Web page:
Deep Metaphor: Exploring the Say-Mean Gap in Design Research

December 1, 2008

In recent posts I discussed different gaps, from the community gap in particular to the encompassing engagement gap. Each of those discussions attempted to size up a disparity between the attention currently given to the importance of community and social media by companies and the reality of the commitment of resources to them based on recent research in the United States and Europe.

We hear a lot of discussion these days about Web 2.0 and social media, especially on whether adoption is driven by demographics, lifestyle, or something else. Recently, while reading Marketing Metaphoria by Gerald Zaltman and Lindsay Zaltman, it struck me that regardless of the patterns of Web 2.0 and social media adoption, the applications tap into basic sensibilities for connection that we all share, regardless of age and lifestyle. As I note below, a sense of connection is an example of a deep metaphor that the Zaltmans discuss in relation to people, products, and brands.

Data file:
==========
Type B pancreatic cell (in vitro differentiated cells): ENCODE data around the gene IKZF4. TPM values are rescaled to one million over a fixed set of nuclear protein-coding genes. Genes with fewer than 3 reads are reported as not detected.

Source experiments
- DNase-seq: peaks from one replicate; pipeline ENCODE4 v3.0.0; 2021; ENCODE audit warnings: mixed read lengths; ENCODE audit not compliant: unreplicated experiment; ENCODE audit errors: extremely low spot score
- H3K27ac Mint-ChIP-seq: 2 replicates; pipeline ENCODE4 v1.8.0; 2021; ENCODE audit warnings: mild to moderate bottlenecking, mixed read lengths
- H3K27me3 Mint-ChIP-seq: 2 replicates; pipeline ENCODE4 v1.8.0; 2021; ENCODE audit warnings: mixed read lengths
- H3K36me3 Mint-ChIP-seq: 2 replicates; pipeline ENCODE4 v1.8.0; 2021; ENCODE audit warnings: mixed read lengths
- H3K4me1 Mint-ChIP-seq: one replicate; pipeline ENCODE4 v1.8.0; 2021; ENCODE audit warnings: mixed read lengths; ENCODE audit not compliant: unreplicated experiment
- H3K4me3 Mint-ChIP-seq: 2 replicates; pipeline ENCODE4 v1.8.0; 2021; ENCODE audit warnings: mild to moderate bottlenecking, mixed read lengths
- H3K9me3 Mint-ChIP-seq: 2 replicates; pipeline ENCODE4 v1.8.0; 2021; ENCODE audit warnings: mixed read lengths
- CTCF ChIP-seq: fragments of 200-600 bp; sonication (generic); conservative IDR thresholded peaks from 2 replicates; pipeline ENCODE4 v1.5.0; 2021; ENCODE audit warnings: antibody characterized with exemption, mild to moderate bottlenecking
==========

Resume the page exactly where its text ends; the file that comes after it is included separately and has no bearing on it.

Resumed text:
Deep metaphors underlie the way people understand the context of problems they face in their everyday lives. Though the concept of deep metaphor was initially outlined in Lakoff and Johnson’s book Metaphors We Live By, Marketing Metaphoria takes it a step further by developing useful techniques for exploring how deep metaphors affect the perception of brands and products and, by implication, how to approach the say-mean gap in design research.

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Everyone Doesn’t Love the IPod

January 2, 2006

Three of the four people in my household own an IPod, with yours truly the only holdout. I love what the device does, but since I first toyed with my wife’s, I’ve been reluctant to buy my own. Why? Well, I just found it cumbersome to use without knowing exactly the reasons. Finally, someone who uses one on a regular basis took the time to think about why people like me find IPods too difficult to use. Thanks to Mobile Community Design for their analysis of the issue.